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  1. Free, publicly-accessible full text available April 1, 2023
  2. Free, publicly-accessible full text available March 1, 2023
  3. Abstract— The genus Solidago represents a taxonomically challenging group due to its sheer number of species, putative hybridization, polyploidy, and shallow genetic divergence among species. Here we use a dataset obtained exclusively from herbarium specimens to evaluate the status of Solidago ulmifolia var. palmeri , a morphologically subtle taxon potentially confined to Alabama, Arkansas, Mississippi, and Missouri. A multivariate analysis of both discrete and continuous morphological data revealed no clear distinction between S. ulmifolia var. palmeri and Solidago ulmifolia var. ulmifolia . Solidago ulmifolia var. palmeri ’s status was also assessed with a phylogenomic and SNP clustering analysis of data generated with the “Angiosperms353” probe kit. Neither analysis supported Solidago ulmifolia var. palmeri as a distinct taxon, and we suggest that this name should be discarded. The status of Solidago delicatula (formerly known as Solidago ulmifolia var. microphylla ) was also assessed. Both morphological and phylogenetic analyses supported the species status of S. delicatula and we suggest maintaining this species at its current rank. These results highlight the utility of the Angiosperms353 probe kit, both with herbarium tissue and at lower taxonomic levels. Indeed, this is the first study to utilize this kit to identify genetic groups within a species.
    Free, publicly-accessible full text available December 21, 2022
  4. Eyre-Walker, Adam (Ed.)
    Abstract The invasive Japanese stiltgrass (Microstegium vimineum) affects a wide range of ecosystems and threatens biodiversity across the eastern USA. However, the mechanisms underlying rapid adaptation, plasticity, and epigenetics in the invasive range are largely unknown. We present a chromosome-level assembly for M. vimineum to investigate genome dynamics, evolution, adaptation, and the genomics of phenotypic plasticity. We generated a 1.12-Gb genome with scaffold N50 length of 53.44 Mb respectively, taking a de novo assembly approach that combined PacBio and Dovetail Genomics Omni-C sequencing. The assembly contains 23 pseudochromosomes, representing 99.96% of the genome. BUSCO assessment indicated that 80.3% of Poales gene groups are present in the assembly. The genome is predicted to contain 39,604 protein-coding genes, of which 26,288 are functionally annotated. Furthermore, 66.68% of the genome is repetitive, of which unclassified (35.63%) and long-terminal repeat (LTR) retrotransposons (26.90%) are predominant. Similar to other grasses, Gypsy (41.07%) and Copia (32%) are the most abundant LTR-retrotransposon families. The majority of LTR-retrotransposons are derived from a significant expansion in the past 1–2 Myr, suggesting the presence of relatively young LTR-retrotransposon lineages. We find corroborating evidence from Ks plots for a stiltgrass-specific duplication event, distinct from the more ancient grass-specific duplication event. The assembly and annotationmore »of M. vimineum will serve as an essential genomic resource facilitating studies of the invasion process, the history and consequences of polyploidy in grasses, and provides a crucial tool for natural resource managers.« less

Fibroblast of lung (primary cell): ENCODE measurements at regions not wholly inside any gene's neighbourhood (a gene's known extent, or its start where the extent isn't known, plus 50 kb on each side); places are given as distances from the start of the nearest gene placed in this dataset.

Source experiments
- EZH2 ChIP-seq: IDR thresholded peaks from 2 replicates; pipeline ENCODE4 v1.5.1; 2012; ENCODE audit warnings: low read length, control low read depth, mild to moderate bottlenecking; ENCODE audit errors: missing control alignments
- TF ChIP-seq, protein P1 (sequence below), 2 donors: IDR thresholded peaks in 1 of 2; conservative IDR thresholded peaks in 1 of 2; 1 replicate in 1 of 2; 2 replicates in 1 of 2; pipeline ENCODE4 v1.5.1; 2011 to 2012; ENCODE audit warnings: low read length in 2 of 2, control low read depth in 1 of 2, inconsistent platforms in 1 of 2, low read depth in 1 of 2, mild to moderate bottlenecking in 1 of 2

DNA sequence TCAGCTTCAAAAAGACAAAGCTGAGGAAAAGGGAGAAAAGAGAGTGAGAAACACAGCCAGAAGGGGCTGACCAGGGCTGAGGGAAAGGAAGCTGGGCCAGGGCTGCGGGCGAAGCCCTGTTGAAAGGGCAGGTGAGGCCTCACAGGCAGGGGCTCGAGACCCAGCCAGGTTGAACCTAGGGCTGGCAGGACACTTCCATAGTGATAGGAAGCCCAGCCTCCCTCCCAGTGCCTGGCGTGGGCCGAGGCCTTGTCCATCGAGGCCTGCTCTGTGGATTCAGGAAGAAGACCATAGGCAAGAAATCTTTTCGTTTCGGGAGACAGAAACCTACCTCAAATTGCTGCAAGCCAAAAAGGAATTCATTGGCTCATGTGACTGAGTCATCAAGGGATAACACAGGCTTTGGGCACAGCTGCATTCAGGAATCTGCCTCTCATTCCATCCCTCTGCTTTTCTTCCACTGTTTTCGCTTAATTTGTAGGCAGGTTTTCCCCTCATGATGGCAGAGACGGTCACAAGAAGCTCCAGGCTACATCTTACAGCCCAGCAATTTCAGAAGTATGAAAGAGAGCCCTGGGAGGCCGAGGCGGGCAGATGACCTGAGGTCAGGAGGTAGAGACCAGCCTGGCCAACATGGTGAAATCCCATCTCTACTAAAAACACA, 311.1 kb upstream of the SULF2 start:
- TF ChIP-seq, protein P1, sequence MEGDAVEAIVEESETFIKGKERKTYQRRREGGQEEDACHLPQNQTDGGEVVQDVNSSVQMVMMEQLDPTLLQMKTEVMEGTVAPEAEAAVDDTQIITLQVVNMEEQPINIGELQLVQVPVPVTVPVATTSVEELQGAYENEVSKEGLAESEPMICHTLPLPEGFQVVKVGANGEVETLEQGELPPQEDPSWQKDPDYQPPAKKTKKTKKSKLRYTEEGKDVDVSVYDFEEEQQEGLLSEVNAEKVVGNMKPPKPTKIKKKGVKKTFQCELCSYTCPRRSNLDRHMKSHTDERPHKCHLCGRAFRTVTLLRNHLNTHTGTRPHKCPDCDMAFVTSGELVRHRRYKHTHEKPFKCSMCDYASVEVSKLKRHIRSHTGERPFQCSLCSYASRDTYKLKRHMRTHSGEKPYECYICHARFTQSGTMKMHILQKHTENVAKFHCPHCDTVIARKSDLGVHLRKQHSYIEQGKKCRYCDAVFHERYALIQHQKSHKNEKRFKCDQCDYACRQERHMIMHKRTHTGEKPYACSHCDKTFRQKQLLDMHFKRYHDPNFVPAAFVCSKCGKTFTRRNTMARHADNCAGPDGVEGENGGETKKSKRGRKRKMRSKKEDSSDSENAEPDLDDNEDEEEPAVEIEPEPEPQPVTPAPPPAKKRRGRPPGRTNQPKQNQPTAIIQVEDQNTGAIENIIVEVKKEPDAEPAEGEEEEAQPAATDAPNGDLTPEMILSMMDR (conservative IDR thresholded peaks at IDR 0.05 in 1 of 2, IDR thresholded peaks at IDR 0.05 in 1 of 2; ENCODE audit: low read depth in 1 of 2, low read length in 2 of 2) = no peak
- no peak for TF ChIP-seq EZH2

5. Dozois, Charles M. (Ed.)
    ABSTRACT Gram-positive methicillin-resistant Staphylococcus aureus (MRSA) is an emerging cause of hospital-associated urinary tract infections (UTI), especially in catheterized individuals. Despite being rare, MRSA UTI are prone to potentially life-threatening exacerbations such as bacteremia that can be refractory to routine antibiotic therapy. To delineate the molecular mechanisms governing MRSA urinary pathogenesis, we exposed three S. aureus clinical isolates, including two MRSA strains, to human urine for 2 h and analyzed virulence characteristics and changes in gene expression. The in vitro virulence assays showed that human urine rapidly alters adherence to human bladder epithelial cells and fibronectin, hemolysis of sheep red blood cells (RBCs), and surface hydrophobicity in a staphylococcal strain-specific manner. In addition, transcriptome sequencing (RNA-Seq) analysis of uropathogenic strain MRSA-1369 revealed that 2-h-long exposure to human urine alters MRSA transcriptome by modifying expression of genes encoding enzymes catalyzing metabolic pathways, virulence factors, and transcriptional regulators. In summary, our results provide important insights into how human urine specifically and rapidly alters MRSA physiology and facilitates MRSA survival in the nutrient-limiting and hostile urinary microenvironment. IMPORTANCE Methicillin-resistant Staphylococcus aureus (MRSA) is an uncommon cause of urinary tract infections (UTI) in the general population. However, it is important to understand MRSA pathophysiologymore »in the urinary tract because isolation of MRSA in urine samples often precedes potentially life-threatening MRSA bacteremia. In this report, we describe how exposure to human urine alters MRSA global gene expression and virulence. We hypothesize that these alterations may aid MRSA in acclimating to the nutrient-limiting, immunologically hostile conditions within the urinary tract leading to MRSA UTI.« less